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Tough going for small banks in Kenya as CBK steps up liquidity mop-up

By Otiato Guguyu | January 17th 2017

Central Bank of Kenya (CBK) has continued to drain excess liquidity from the market for the second week running, signalling tough times for banks that rely on the regulator for survival.

In just two weeks, CBK has withdrawn Sh55 billion from matured reverse repurchase agreements (reverse repos), a departure from last year’s strategy where it was rolling over matured instruments to keep money in the market.

The sustained liquidity mop-up has been necessitated by the need to prop up the shilling following its free fall in recent weeks.

The regulator uses reverse repos as a monetary policy tool to provide liquidity to any lender that might be struggling with liquidity in the inter-bank market. The latest move may hit unstable banks that have relied on the regulator’s life support facility to allow them to operate amidst turmoil in the market that has seen them lose customer deposits.

“The money market was relatively tight during the week ending January 11 on account of maturing securities under Central Bank of Kenya short-term liquidity support to banks (reverse repo maturities),” said CBK in its latest statistical bulletin.

Head, banking research at Ecobank George Bodo in a commentary last week pointed out that in December, CBK’s liquidity assistance to banks hit a staggering Sh91.8 billion, compared to Sh69 billion in the preceding month.

He said in the fourth quarter, total liquidity injections into the banking sector amounted to Sh212 billion compared with just Sh92 billion in the third quarter and up from Sh191 billion recorded in 2015 and Sh551 billion last year.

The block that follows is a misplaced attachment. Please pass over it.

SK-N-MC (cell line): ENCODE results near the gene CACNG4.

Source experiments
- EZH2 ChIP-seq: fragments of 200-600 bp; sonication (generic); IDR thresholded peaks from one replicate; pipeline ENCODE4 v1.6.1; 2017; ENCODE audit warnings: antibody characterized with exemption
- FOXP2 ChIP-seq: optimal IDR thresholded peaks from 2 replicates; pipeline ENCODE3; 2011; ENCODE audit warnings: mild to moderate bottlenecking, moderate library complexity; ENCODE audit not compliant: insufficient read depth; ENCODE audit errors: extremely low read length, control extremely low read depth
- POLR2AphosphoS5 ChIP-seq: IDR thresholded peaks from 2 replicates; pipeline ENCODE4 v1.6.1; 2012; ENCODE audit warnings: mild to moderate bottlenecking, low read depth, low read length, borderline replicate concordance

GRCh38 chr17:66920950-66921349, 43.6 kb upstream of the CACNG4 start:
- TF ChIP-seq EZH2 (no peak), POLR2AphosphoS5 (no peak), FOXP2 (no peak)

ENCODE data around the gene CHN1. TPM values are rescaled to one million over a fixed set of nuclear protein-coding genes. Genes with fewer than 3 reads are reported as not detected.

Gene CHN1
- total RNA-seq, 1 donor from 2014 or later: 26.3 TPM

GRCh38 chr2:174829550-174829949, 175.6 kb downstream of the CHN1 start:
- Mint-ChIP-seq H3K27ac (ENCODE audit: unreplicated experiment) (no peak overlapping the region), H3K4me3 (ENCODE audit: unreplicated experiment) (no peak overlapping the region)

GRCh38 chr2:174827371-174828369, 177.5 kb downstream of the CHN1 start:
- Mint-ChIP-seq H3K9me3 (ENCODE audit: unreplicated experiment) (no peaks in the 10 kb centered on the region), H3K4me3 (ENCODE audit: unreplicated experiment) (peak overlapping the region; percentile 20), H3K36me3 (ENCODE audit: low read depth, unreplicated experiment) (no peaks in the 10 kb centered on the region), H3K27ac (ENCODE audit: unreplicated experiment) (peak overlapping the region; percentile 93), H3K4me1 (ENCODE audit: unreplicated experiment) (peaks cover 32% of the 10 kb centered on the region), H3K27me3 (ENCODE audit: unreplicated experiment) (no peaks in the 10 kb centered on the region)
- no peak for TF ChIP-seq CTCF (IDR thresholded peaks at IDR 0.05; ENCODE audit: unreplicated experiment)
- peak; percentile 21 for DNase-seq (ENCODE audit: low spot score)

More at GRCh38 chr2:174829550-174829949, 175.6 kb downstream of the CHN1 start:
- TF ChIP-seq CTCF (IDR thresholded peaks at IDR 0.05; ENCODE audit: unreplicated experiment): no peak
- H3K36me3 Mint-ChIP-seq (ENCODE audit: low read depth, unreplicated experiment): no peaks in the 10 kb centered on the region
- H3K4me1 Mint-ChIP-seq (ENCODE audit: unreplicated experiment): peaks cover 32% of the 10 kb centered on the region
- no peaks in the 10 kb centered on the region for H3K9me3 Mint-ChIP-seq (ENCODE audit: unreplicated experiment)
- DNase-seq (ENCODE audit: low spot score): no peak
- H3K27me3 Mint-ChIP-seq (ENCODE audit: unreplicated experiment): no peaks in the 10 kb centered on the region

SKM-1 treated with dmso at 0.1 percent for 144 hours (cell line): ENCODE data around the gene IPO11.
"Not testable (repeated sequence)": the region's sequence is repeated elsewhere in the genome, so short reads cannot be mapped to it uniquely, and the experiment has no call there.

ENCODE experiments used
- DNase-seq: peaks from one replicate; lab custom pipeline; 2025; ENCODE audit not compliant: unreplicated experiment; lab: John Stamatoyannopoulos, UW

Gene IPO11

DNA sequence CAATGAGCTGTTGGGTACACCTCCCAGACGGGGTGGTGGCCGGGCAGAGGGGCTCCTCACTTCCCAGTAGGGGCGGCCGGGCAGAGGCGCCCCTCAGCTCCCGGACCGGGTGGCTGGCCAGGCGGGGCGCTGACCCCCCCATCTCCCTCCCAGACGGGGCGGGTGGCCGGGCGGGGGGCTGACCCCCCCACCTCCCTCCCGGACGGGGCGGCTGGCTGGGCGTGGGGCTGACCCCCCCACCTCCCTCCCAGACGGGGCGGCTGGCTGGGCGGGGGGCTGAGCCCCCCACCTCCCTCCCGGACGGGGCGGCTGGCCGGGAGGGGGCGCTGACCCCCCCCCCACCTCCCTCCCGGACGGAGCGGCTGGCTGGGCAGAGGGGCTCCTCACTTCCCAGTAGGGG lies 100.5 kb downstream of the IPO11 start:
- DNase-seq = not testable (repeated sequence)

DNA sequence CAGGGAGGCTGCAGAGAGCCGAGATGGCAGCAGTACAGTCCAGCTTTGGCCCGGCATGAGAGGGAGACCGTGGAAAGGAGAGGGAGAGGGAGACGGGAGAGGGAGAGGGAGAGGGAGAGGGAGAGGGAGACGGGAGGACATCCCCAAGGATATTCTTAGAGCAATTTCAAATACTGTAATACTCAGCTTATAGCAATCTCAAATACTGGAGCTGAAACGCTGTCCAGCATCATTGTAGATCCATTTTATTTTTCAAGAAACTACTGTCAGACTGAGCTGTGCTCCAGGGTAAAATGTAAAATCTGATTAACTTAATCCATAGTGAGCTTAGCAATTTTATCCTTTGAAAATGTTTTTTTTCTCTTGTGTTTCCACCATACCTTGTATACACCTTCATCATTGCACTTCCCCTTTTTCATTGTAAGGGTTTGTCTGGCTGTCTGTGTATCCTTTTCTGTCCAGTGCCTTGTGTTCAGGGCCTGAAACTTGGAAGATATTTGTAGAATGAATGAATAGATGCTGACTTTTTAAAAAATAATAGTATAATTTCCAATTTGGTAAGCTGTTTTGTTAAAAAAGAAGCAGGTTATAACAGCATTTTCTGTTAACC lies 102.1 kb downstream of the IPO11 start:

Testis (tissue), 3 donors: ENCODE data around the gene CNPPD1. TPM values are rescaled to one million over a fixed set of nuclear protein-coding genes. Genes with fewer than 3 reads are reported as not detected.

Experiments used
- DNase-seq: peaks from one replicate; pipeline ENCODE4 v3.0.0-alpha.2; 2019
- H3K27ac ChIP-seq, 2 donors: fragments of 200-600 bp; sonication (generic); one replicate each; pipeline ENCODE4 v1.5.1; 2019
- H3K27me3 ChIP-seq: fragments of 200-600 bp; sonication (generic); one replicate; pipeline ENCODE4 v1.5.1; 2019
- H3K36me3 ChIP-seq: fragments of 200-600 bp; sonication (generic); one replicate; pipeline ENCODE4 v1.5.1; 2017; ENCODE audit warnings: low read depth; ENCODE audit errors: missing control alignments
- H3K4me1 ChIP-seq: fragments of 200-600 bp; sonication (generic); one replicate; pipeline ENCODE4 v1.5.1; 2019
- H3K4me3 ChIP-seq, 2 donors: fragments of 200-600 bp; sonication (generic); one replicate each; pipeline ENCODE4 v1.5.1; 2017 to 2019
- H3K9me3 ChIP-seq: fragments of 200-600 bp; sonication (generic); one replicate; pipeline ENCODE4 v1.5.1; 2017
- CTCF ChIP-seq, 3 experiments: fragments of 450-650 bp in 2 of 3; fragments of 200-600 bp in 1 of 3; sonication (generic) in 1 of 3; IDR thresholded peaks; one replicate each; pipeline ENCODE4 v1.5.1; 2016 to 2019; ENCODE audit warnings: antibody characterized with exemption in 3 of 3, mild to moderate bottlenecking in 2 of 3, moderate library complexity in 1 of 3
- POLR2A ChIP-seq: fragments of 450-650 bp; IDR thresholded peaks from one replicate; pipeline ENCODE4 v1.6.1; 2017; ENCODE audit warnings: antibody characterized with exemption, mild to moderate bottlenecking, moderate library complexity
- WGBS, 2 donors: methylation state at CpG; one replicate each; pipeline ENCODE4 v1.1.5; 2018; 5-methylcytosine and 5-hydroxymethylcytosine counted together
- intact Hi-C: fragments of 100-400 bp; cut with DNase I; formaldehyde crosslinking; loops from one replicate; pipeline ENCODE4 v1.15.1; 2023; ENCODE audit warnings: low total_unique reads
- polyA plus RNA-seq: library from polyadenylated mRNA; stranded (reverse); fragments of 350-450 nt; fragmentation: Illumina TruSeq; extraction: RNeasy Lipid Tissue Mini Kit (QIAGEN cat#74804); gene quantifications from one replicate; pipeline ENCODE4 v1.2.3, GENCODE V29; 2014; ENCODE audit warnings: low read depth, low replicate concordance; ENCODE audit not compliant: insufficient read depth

This was precipitated by the collapse of Dubai, Imperial and Chase banks as well as a jittery market after malicious rumours against Prime Bank and Family Bank towards the end of the year.

Data compiled from financial statements by The Standard shows eight out of 27 banks polled lost billions of shillings in customer deposits between September 2015 and September last year.

These included UBA Bank, Middle East Bank, Family bank, M-Oriental, Bank of Africa, Gulf African Bank, Jamii Bora Bank and First Community Bank. An analyst who did not want to be named said if CBK continues withdrawing liquidity support, affected banks will have to raise capital from elsewhere to survive.

“The facilities were not meant to last forever. If they cannot stand on their own after the CBK withdraws, then they would need a capital injection or would be insolvent,” the source said.

In December, SME-focused lender Jamii Bora Bank managed to raise a Sh600 million capital injection from Chicago-based private equity fund Equator Capital Partners LLC, under its ShoreCap II Fund.

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